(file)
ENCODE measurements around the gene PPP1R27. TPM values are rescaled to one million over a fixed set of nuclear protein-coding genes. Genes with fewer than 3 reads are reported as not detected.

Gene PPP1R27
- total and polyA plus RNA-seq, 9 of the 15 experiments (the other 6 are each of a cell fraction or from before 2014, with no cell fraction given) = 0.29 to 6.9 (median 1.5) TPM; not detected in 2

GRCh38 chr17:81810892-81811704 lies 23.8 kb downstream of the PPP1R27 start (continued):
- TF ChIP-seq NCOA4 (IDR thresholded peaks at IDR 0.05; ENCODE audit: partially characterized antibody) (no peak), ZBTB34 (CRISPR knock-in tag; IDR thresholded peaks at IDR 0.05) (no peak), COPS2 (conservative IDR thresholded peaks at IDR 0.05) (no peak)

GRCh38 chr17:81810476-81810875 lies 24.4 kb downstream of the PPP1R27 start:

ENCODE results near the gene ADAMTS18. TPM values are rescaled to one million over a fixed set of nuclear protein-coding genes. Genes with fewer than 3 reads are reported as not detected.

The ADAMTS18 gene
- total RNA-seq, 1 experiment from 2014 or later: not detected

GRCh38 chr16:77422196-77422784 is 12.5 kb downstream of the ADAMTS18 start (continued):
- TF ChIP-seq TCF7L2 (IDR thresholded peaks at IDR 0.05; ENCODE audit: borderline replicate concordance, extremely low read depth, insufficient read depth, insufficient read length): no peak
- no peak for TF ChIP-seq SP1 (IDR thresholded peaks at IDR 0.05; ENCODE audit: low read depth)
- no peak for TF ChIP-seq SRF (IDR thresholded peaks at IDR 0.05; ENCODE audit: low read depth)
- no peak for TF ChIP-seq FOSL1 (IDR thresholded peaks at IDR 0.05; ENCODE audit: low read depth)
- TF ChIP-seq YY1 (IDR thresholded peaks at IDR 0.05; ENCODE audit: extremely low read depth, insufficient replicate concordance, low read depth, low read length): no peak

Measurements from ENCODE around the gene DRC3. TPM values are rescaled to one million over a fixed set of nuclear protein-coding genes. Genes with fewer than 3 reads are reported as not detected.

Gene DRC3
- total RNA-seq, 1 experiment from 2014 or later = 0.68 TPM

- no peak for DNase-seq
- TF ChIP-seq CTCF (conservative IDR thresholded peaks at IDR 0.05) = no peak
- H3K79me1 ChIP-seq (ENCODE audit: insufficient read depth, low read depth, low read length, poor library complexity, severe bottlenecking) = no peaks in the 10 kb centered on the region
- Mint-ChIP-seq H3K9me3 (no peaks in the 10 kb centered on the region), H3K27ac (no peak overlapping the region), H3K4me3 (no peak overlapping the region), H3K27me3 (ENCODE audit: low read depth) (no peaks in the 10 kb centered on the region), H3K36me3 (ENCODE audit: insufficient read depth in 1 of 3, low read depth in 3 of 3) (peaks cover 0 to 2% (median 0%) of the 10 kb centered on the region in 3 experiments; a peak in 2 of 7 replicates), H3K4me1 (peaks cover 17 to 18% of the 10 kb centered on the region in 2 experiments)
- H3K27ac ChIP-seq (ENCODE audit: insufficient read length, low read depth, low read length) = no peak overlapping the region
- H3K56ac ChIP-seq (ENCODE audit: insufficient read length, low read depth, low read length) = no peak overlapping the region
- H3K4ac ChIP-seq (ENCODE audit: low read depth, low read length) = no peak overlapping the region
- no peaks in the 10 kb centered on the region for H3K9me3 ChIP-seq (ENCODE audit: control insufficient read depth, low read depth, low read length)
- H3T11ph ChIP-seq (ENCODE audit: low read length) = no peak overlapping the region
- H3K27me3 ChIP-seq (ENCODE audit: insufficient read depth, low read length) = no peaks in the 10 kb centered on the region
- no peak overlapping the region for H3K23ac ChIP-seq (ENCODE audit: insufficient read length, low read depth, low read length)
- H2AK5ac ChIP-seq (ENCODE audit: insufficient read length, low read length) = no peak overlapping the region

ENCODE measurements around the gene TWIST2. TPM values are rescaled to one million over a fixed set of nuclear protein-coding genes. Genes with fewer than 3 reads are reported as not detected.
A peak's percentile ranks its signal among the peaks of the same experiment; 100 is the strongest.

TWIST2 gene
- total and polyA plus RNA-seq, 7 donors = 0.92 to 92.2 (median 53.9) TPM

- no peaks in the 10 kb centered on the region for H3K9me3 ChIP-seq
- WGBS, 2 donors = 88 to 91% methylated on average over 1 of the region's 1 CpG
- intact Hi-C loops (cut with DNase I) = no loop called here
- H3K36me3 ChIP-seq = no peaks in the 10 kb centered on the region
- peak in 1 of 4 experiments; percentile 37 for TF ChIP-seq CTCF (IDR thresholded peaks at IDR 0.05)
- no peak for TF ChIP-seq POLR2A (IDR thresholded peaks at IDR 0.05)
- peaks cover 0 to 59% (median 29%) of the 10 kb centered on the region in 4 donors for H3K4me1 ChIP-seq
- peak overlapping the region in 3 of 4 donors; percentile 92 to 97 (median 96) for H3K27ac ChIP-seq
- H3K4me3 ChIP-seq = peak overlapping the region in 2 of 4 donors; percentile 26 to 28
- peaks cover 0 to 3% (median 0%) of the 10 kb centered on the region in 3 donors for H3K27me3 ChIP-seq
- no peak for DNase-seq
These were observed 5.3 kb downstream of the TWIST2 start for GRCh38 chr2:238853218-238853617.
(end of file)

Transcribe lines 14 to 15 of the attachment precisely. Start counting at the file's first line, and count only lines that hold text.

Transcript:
- no peak for TF ChIP-seq FOSL1 (IDR thresholded peaks at IDR 0.05; ENCODE audit: low read depth)
- TF ChIP-seq YY1 (IDR thresholded peaks at IDR 0.05; ENCODE audit: extremely low read depth, insufficient replicate concordance, low read depth, low read length): no peak